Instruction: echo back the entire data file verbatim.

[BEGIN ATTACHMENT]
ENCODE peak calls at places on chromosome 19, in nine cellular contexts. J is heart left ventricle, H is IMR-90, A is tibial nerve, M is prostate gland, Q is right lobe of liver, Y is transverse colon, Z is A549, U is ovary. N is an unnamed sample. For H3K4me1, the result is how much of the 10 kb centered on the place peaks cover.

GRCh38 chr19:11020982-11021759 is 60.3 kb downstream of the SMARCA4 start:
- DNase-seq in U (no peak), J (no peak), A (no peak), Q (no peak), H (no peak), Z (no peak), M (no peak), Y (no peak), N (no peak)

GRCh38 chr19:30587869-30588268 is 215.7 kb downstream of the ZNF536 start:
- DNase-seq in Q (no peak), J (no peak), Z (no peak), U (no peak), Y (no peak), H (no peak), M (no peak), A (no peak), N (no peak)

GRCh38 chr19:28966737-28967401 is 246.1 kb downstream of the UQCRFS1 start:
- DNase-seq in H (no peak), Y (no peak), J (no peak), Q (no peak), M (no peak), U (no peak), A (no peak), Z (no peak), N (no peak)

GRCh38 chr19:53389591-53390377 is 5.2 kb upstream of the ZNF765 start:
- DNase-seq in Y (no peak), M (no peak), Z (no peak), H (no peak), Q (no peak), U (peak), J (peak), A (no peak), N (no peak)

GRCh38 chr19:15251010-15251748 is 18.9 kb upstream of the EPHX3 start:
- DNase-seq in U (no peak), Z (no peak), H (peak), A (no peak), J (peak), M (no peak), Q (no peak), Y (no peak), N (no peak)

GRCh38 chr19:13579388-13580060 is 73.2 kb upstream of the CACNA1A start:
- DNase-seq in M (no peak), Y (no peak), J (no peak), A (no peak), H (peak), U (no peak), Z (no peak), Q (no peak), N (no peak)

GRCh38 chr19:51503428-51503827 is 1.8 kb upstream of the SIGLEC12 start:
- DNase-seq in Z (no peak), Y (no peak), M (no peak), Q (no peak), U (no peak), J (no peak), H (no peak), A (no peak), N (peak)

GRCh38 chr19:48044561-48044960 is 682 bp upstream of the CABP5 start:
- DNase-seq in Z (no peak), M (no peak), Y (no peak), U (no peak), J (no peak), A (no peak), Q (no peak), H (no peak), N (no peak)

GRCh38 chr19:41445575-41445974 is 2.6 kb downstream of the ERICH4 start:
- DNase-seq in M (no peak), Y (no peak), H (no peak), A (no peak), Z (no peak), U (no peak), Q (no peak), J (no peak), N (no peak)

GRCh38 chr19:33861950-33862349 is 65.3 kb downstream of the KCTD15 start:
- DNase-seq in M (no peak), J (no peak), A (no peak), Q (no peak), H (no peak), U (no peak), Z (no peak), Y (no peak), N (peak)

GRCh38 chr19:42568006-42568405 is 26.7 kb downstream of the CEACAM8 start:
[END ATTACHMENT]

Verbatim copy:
ENCODE peak calls at places on chromosome 19, in nine cellular contexts. J is heart left ventricle, H is IMR-90, A is tibial nerve, M is prostate gland, Q is right lobe of liver, Y is transverse colon, Z is A549, U is ovary. N is an unnamed sample. For H3K4me1, the result is how much of the 10 kb centered on the place peaks cover.

GRCh38 chr19:11020982-11021759 is 60.3 kb downstream of the SMARCA4 start:
- DNase-seq in U (no peak), J (no peak), A (no peak), Q (no peak), H (no peak), Z (no peak), M (no peak), Y (no peak), N (no peak)

GRCh38 chr19:30587869-30588268 is 215.7 kb downstream of the ZNF536 start:
- DNase-seq in Q (no peak), J (no peak), Z (no peak), U (no peak), Y (no peak), H (no peak), M (no peak), A (no peak), N (no peak)

GRCh38 chr19:28966737-28967401 is 246.1 kb downstream of the UQCRFS1 start:
- DNase-seq in H (no peak), Y (no peak), J (no peak), Q (no peak), M (no peak), U (no peak), A (no peak), Z (no peak), N (no peak)

GRCh38 chr19:53389591-53390377 is 5.2 kb upstream of the ZNF765 start:
- DNase-seq in Y (no peak), M (no peak), Z (no peak), H (no peak), Q (no peak), U (peak), J (peak), A (no peak), N (no peak)

GRCh38 chr19:15251010-15251748 is 18.9 kb upstream of the EPHX3 start:
- DNase-seq in U (no peak), Z (no peak), H (peak), A (no peak), J (peak), M (no peak), Q (no peak), Y (no peak), N (no peak)

GRCh38 chr19:13579388-13580060 is 73.2 kb upstream of the CACNA1A start:
- DNase-seq in M (no peak), Y (no peak), J (no peak), A (no peak), H (peak), U (no peak), Z (no peak), Q (no peak), N (no peak)

GRCh38 chr19:51503428-51503827 is 1.8 kb upstream of the SIGLEC12 start:
- DNase-seq in Z (no peak), Y (no peak), M (no peak), Q (no peak), U (no peak), J (no peak), H (no peak), A (no peak), N (peak)

GRCh38 chr19:48044561-48044960 is 682 bp upstream of the CABP5 start:
- DNase-seq in Z (no peak), M (no peak), Y (no peak), U (no peak), J (no peak), A (no peak), Q (no peak), H (no peak), N (no peak)

GRCh38 chr19:41445575-41445974 is 2.6 kb downstream of the ERICH4 start:
- DNase-seq in M (no peak), Y (no peak), H (no peak), A (no peak), Z (no peak), U (no peak), Q (no peak), J (no peak), N (no peak)

GRCh38 chr19:33861950-33862349 is 65.3 kb downstream of the KCTD15 start:
- DNase-seq in M (no peak), J (no peak), A (no peak), Q (no peak), H (no peak), U (no peak), Z (no peak), Y (no peak), N (peak)

GRCh38 chr19:42568006-42568405 is 26.7 kb downstream of the CEACAM8 start: